“The best charter will be one that has the greatest consensus and considers input from residents,” Ellingson said. As an architect, he often works with town officials, planning boards and others as “to resolve complex issues to create the best result for all stakeholders.”

Though Ellingson and his family moved to town 24 years ago, he said his wife’s ancestors were among the original founders of the town. That motivates him to “see the great heritage of New Gloucester continue and for it to be a place that young families would want to call home,” he said.

The charter creation process should be thorough and carefully considered, Ellingson said, and ultimately focus on “only what is necessary and what makes sense for New Gloucester.”

Karen Farrell

Farrell said the charter should address a number of issues, including the budget process, a “legal framework to provide protections” in states of emergency such as the COVID-19 pandemic, policies on conflicts of interest in town government and implementation of the Comprehensive Plan.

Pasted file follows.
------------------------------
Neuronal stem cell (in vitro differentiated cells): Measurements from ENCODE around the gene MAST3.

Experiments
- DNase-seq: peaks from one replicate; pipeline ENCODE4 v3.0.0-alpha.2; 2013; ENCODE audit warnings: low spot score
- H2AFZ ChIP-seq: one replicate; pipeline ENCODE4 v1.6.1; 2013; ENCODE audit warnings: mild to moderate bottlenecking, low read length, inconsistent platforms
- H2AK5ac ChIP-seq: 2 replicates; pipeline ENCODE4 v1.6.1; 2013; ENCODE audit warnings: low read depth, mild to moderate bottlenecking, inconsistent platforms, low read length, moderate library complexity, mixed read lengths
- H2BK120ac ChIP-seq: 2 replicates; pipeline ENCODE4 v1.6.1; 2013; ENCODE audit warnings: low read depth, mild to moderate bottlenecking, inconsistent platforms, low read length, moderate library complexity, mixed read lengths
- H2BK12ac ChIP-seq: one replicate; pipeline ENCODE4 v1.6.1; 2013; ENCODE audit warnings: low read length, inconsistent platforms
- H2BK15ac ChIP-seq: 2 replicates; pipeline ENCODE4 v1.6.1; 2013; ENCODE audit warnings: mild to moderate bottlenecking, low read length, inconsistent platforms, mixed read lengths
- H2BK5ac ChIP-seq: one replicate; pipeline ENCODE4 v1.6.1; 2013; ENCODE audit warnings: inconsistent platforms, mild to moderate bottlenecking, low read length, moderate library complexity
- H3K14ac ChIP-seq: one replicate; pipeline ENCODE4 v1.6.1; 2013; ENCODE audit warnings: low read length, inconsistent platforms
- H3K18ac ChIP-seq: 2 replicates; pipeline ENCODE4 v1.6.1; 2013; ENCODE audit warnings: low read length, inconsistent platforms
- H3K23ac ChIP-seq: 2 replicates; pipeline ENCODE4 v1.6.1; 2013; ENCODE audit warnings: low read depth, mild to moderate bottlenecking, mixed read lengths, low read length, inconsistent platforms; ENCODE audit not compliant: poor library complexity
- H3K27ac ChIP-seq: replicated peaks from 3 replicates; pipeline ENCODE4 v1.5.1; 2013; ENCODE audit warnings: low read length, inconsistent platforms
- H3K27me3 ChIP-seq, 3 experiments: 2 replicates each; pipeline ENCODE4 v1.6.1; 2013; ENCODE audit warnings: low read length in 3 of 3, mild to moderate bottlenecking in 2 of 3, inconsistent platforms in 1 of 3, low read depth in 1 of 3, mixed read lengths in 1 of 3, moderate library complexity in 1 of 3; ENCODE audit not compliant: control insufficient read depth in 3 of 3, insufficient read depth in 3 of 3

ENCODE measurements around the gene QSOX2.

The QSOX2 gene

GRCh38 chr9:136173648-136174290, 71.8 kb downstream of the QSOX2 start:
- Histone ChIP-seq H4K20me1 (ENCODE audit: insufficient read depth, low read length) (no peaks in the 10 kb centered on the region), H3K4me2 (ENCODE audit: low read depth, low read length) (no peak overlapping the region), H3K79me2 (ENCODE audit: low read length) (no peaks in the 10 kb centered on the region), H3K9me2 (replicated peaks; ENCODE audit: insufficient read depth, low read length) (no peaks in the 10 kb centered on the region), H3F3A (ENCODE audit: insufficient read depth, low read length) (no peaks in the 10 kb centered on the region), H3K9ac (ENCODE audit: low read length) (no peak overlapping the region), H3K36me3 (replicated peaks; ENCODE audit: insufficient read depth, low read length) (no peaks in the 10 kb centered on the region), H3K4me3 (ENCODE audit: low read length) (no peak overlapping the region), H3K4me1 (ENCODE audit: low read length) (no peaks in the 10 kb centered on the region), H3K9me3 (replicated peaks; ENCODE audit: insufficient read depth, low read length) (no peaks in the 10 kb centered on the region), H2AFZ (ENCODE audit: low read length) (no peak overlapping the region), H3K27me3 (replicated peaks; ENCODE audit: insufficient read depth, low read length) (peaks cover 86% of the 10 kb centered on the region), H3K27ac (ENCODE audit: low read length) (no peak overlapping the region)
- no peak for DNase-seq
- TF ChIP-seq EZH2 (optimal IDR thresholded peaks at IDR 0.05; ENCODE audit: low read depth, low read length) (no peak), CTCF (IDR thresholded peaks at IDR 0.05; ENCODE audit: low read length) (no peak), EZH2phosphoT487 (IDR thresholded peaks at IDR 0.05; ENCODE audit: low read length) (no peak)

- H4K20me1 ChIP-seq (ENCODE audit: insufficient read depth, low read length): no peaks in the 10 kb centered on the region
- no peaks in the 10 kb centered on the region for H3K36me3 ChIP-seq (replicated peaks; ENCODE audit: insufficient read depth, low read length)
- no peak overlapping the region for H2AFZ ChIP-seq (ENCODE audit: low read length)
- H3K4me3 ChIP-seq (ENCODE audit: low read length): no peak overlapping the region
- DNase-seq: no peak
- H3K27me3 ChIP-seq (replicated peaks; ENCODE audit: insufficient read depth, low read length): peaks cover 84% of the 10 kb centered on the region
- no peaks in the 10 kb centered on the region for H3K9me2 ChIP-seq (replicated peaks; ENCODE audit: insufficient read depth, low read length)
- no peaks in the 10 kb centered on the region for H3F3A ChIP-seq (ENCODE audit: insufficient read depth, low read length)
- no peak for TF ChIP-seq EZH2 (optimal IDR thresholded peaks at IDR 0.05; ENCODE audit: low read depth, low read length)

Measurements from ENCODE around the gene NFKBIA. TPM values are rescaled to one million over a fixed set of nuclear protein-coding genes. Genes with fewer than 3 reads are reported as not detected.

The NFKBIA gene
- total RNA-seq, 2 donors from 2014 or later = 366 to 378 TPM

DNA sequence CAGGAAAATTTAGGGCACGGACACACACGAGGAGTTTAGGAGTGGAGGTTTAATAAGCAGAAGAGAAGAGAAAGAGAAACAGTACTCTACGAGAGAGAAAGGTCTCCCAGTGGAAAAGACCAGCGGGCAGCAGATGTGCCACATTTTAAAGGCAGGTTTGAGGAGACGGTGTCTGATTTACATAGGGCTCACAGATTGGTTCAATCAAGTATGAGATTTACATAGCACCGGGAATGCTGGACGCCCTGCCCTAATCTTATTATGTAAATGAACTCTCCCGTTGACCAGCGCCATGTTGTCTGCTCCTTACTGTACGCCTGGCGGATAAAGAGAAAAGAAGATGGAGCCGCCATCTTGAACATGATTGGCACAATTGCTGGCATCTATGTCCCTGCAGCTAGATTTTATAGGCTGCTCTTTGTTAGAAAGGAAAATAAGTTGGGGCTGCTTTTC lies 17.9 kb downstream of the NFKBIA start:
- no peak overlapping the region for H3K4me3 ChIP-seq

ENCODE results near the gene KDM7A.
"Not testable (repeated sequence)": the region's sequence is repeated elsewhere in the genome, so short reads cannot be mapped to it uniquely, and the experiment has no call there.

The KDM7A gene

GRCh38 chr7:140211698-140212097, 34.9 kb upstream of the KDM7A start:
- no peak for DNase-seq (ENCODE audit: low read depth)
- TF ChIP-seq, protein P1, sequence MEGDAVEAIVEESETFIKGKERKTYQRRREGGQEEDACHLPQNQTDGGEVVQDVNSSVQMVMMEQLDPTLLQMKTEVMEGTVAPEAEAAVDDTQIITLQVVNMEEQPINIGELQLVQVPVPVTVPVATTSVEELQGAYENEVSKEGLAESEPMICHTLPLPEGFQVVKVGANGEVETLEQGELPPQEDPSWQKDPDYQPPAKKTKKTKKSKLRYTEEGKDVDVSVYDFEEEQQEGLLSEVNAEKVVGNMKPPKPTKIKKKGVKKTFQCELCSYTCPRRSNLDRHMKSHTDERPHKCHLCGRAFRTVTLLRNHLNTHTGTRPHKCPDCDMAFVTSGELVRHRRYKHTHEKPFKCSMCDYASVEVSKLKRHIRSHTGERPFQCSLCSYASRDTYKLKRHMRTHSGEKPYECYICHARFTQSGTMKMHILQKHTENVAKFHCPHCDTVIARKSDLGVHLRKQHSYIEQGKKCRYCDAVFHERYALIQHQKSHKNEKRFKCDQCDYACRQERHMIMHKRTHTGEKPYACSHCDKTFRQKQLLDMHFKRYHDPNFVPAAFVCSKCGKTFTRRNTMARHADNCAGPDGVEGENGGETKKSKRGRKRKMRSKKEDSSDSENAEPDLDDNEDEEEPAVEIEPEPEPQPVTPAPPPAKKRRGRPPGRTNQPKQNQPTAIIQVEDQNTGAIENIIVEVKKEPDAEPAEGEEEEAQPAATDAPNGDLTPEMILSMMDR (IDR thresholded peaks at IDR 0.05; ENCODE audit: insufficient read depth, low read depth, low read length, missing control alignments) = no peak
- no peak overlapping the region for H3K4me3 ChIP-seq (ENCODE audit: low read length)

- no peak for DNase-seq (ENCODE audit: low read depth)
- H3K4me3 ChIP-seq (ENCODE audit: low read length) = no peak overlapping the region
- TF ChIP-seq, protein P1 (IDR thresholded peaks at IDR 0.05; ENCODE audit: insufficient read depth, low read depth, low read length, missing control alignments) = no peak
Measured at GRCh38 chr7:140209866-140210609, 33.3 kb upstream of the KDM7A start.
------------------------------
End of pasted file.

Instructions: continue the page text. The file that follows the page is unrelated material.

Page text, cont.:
Her business experience will offer the commission “key insight into building a successful road map for the town for years to come,” she said.

A charter will give the town greater agency in the governance process and increased transparency, she said.

She added that she loves living in New Gloucester and wants “to volunteer to help our town during this critical decision-making period.”

Stephen Hathorne

Hathorne, a former selectman, was one of the leaders of the group “New Gloucester Citizens for a Town Charter,” which successfully got the Charter Commission referendum on the ballot twice – once in 2018 and again in 2020 – and he took part in the effort to get the question passed last November.